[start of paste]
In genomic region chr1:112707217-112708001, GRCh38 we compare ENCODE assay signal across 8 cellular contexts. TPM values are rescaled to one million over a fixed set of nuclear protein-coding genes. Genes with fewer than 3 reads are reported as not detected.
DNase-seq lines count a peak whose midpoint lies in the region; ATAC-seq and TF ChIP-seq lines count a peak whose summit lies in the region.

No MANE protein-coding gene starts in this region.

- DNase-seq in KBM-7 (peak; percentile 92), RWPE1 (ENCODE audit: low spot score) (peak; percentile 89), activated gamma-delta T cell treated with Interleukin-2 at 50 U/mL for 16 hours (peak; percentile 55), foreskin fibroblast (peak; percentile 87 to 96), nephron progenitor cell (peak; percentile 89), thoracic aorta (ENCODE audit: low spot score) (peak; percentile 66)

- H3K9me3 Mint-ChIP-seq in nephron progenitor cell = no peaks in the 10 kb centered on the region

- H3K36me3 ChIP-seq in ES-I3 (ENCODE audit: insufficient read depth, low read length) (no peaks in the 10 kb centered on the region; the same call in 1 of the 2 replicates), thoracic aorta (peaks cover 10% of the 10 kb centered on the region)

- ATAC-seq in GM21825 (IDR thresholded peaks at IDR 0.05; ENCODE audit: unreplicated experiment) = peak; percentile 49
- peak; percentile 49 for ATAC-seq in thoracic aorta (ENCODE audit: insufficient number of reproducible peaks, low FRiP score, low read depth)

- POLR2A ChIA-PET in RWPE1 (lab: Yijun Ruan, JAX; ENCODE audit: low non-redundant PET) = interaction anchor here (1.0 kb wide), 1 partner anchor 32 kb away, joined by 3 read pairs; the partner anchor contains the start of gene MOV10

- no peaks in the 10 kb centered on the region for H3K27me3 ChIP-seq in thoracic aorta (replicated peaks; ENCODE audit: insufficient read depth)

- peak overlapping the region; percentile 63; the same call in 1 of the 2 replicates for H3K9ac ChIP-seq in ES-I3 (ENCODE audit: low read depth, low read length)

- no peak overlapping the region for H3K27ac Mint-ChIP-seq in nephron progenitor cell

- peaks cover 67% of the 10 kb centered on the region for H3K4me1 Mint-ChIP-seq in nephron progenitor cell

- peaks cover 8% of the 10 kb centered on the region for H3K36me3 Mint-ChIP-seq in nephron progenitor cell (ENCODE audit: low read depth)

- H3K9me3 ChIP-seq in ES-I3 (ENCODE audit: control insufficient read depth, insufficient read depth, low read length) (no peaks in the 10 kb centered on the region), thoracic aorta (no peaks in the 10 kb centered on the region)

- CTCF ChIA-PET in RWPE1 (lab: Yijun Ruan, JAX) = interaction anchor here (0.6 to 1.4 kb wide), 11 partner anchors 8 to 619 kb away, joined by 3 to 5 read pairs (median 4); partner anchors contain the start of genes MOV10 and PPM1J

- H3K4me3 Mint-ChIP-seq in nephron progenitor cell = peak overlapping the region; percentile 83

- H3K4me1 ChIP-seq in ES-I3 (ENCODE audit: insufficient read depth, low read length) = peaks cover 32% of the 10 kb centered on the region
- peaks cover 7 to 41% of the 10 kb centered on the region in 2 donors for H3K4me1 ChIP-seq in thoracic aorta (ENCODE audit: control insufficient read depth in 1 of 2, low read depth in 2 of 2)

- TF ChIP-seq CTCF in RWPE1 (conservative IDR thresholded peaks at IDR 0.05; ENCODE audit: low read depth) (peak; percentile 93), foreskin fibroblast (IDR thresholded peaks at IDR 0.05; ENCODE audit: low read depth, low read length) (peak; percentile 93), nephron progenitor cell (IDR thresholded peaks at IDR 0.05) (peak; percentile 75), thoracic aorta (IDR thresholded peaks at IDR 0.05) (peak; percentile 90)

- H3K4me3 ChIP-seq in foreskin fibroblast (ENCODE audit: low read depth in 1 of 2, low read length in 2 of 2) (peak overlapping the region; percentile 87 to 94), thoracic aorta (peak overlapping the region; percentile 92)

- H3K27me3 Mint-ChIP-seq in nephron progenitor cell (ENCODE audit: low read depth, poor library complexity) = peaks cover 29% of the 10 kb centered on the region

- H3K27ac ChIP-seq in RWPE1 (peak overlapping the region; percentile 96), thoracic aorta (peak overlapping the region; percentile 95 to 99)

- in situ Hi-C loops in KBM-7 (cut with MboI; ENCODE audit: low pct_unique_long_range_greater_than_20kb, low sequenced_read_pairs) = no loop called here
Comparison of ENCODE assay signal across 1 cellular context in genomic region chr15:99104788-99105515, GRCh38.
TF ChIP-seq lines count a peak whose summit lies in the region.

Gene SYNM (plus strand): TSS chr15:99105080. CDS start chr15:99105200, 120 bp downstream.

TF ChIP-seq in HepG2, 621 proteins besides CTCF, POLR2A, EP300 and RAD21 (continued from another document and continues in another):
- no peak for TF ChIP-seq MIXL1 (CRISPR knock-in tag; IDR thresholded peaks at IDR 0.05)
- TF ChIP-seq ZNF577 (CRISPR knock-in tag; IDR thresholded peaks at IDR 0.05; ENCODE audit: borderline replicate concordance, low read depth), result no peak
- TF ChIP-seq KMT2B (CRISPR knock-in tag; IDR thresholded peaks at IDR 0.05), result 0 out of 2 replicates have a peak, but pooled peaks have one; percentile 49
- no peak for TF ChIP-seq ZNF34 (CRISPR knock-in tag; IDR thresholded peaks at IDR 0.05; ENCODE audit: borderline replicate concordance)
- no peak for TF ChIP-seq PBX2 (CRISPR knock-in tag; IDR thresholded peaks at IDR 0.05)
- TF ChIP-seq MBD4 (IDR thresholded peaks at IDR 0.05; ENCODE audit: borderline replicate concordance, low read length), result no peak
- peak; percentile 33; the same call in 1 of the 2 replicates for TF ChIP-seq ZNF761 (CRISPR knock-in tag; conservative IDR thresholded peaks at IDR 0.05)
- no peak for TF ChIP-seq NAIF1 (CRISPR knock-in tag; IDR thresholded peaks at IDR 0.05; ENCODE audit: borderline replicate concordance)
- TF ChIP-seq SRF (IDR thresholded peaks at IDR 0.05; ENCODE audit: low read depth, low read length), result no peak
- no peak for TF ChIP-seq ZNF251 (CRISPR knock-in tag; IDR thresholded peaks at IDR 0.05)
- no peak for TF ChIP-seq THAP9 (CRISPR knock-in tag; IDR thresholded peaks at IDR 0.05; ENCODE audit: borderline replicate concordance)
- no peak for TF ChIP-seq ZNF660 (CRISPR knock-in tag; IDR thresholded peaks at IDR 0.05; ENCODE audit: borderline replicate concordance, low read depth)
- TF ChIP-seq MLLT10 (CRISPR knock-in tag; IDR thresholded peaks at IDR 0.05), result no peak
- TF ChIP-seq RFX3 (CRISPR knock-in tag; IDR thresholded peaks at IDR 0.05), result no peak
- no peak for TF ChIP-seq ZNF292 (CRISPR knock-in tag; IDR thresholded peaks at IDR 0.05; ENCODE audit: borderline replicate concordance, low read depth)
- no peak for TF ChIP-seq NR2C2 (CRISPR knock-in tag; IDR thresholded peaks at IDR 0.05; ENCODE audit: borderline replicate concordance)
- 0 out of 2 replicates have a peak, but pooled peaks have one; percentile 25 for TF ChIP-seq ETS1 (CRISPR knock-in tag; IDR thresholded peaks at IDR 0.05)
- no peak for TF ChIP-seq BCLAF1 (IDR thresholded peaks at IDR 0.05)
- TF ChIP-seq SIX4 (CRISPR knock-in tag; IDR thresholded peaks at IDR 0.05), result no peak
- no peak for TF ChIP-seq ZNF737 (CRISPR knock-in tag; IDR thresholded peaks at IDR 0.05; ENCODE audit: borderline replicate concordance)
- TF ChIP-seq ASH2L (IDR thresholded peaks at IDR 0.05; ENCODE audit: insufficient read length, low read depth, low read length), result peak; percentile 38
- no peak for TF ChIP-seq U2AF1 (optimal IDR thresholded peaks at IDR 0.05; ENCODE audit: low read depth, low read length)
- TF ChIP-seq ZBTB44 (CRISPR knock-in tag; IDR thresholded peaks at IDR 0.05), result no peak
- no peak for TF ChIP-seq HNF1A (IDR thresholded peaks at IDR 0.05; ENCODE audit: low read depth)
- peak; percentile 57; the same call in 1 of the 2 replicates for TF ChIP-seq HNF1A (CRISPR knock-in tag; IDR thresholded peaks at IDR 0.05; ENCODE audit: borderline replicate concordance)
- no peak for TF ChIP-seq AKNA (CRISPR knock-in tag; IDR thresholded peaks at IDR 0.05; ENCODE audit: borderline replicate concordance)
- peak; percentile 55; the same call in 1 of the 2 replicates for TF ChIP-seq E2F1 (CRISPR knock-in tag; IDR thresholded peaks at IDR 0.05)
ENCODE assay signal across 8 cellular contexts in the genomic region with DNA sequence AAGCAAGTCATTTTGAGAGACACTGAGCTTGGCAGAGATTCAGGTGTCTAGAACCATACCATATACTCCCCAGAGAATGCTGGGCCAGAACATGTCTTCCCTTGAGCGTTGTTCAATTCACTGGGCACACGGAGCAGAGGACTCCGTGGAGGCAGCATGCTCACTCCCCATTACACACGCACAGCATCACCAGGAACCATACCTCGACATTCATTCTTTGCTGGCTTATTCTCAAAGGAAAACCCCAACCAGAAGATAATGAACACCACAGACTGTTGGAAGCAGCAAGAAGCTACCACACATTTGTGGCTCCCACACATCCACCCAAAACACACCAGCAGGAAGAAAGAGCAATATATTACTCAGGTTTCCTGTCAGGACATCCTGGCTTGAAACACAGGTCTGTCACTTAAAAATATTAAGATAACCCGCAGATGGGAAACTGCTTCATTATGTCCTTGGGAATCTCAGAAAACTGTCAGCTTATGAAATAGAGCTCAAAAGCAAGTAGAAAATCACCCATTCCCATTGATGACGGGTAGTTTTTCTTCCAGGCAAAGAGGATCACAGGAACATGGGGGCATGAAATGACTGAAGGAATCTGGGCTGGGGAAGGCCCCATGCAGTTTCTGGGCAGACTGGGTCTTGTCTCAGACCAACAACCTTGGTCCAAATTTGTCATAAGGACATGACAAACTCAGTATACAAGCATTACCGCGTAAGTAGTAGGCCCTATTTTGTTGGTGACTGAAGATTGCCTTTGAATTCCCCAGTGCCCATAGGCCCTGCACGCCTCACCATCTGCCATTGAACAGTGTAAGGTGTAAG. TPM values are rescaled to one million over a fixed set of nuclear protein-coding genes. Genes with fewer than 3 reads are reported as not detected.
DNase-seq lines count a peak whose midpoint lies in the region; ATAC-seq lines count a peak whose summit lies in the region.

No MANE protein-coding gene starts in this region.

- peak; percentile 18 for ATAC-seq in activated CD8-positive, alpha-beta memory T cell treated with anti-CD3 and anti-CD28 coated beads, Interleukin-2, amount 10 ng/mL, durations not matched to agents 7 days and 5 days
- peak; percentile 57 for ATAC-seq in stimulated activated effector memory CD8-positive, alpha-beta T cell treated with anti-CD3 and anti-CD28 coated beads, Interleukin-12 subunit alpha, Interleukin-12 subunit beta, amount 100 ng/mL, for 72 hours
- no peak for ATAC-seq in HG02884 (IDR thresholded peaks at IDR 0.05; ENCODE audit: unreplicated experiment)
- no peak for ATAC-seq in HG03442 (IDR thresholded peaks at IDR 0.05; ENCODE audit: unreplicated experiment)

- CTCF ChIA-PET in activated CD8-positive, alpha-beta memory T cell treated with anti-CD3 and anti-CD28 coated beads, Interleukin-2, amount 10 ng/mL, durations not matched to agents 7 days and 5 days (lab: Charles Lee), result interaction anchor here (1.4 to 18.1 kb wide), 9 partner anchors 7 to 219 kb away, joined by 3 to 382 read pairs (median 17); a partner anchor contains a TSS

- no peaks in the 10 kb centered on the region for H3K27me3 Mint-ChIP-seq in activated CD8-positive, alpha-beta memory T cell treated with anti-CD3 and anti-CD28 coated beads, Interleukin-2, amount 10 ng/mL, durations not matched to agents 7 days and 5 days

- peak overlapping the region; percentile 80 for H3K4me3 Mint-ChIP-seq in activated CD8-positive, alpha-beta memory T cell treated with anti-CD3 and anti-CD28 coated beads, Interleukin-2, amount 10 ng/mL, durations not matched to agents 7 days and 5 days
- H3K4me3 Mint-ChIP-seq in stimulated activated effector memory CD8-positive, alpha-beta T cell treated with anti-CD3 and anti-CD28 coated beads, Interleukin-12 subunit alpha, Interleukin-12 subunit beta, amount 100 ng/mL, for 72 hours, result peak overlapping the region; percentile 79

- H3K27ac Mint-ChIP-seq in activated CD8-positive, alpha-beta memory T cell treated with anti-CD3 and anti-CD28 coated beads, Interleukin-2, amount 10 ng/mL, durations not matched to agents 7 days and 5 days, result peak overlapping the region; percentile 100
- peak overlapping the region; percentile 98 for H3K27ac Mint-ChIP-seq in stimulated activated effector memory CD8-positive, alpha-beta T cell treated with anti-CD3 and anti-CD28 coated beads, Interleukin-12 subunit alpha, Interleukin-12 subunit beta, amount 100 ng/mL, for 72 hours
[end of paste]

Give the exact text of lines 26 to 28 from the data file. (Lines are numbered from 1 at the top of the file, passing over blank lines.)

TF ChIP-seq lines count a peak whose summit lies in the region.

Gene SYNM (plus strand): TSS chr15:99105080. CDS start chr15:99105200, 120 bp downstream.

TF ChIP-seq in HepG2, 621 proteins besides CTCF, POLR2A, EP300 and RAD21 (continued from another document and continues in another):